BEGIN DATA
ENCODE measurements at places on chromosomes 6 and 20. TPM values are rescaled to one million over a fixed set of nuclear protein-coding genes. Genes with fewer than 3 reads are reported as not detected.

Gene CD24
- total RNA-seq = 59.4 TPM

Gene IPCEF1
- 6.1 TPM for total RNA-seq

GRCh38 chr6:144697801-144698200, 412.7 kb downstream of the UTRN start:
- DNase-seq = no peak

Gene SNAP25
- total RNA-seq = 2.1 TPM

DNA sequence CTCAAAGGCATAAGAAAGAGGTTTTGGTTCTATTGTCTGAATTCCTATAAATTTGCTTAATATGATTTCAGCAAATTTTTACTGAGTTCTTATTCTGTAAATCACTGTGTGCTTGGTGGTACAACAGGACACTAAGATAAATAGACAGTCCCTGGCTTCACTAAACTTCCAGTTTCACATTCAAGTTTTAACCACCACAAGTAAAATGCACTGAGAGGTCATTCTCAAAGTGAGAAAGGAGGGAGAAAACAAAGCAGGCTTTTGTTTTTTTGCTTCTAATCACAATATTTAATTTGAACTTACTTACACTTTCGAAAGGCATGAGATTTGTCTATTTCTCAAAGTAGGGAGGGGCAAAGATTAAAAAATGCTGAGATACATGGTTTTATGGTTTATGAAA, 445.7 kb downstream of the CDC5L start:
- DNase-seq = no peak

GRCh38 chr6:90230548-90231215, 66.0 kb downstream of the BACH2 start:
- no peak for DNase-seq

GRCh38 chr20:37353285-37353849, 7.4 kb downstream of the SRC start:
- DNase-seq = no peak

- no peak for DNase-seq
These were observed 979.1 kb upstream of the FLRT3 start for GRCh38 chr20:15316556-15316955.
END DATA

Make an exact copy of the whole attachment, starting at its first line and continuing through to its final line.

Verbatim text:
ENCODE measurements at places on chromosomes 6 and 20. TPM values are rescaled to one million over a fixed set of nuclear protein-coding genes. Genes with fewer than 3 reads are reported as not detected.

Gene CD24
- total RNA-seq = 59.4 TPM

Gene IPCEF1
- 6.1 TPM for total RNA-seq

GRCh38 chr6:144697801-144698200, 412.7 kb downstream of the UTRN start:
- DNase-seq = no peak

Gene SNAP25
- total RNA-seq = 2.1 TPM

DNA sequence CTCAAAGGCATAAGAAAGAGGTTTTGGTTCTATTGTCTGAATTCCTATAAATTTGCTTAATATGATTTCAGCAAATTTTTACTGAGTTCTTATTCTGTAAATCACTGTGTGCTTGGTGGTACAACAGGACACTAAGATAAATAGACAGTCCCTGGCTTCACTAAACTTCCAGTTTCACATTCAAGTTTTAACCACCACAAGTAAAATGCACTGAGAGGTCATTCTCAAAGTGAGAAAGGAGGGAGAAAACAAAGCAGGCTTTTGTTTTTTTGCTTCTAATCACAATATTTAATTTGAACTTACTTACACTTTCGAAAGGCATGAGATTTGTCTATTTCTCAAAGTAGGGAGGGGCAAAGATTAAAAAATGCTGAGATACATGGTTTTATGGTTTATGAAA, 445.7 kb downstream of the CDC5L start:
- DNase-seq = no peak

GRCh38 chr6:90230548-90231215, 66.0 kb downstream of the BACH2 start:
- no peak for DNase-seq

GRCh38 chr20:37353285-37353849, 7.4 kb downstream of the SRC start:
- DNase-seq = no peak

- no peak for DNase-seq
These were observed 979.1 kb upstream of the FLRT3 start for GRCh38 chr20:15316556-15316955.